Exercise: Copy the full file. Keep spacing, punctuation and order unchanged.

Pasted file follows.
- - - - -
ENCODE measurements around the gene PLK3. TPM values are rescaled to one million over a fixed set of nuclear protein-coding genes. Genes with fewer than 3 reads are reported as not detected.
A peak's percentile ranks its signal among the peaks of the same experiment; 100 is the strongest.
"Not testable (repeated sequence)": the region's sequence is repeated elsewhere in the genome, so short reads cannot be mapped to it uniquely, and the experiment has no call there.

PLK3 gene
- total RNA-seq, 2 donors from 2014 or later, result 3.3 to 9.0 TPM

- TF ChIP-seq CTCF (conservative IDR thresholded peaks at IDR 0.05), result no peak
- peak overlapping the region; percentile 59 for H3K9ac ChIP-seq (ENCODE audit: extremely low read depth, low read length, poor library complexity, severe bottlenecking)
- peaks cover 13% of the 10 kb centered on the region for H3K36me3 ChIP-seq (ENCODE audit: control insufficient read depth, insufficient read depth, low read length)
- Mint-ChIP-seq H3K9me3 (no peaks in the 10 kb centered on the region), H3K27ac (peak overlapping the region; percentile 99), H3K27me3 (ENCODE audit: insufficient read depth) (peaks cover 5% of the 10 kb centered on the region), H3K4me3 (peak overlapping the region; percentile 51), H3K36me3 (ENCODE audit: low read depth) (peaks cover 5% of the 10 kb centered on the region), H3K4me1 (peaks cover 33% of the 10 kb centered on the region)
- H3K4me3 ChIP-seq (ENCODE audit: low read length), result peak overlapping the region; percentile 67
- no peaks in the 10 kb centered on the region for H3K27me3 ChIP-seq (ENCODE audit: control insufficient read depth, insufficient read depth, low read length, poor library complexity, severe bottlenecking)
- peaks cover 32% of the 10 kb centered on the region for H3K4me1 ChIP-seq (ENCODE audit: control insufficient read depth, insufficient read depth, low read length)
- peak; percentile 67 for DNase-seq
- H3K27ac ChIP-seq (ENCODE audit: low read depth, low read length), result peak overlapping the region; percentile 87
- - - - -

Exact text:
ENCODE measurements around the gene PLK3. TPM values are rescaled to one million over a fixed set of nuclear protein-coding genes. Genes with fewer than 3 reads are reported as not detected.
A peak's percentile ranks its signal among the peaks of the same experiment; 100 is the strongest.
"Not testable (repeated sequence)": the region's sequence is repeated elsewhere in the genome, so short reads cannot be mapped to it uniquely, and the experiment has no call there.

PLK3 gene
- total RNA-seq, 2 donors from 2014 or later, result 3.3 to 9.0 TPM

- TF ChIP-seq CTCF (conservative IDR thresholded peaks at IDR 0.05), result no peak
- peak overlapping the region; percentile 59 for H3K9ac ChIP-seq (ENCODE audit: extremely low read depth, low read length, poor library complexity, severe bottlenecking)
- peaks cover 13% of the 10 kb centered on the region for H3K36me3 ChIP-seq (ENCODE audit: control insufficient read depth, insufficient read depth, low read length)
- Mint-ChIP-seq H3K9me3 (no peaks in the 10 kb centered on the region), H3K27ac (peak overlapping the region; percentile 99), H3K27me3 (ENCODE audit: insufficient read depth) (peaks cover 5% of the 10 kb centered on the region), H3K4me3 (peak overlapping the region; percentile 51), H3K36me3 (ENCODE audit: low read depth) (peaks cover 5% of the 10 kb centered on the region), H3K4me1 (peaks cover 33% of the 10 kb centered on the region)
- H3K4me3 ChIP-seq (ENCODE audit: low read length), result peak overlapping the region; percentile 67
- no peaks in the 10 kb centered on the region for H3K27me3 ChIP-seq (ENCODE audit: control insufficient read depth, insufficient read depth, low read length, poor library complexity, severe bottlenecking)
- peaks cover 32% of the 10 kb centered on the region for H3K4me1 ChIP-seq (ENCODE audit: control insufficient read depth, insufficient read depth, low read length)
- peak; percentile 67 for DNase-seq
- H3K27ac ChIP-seq (ENCODE audit: low read depth, low read length), result peak overlapping the region; percentile 87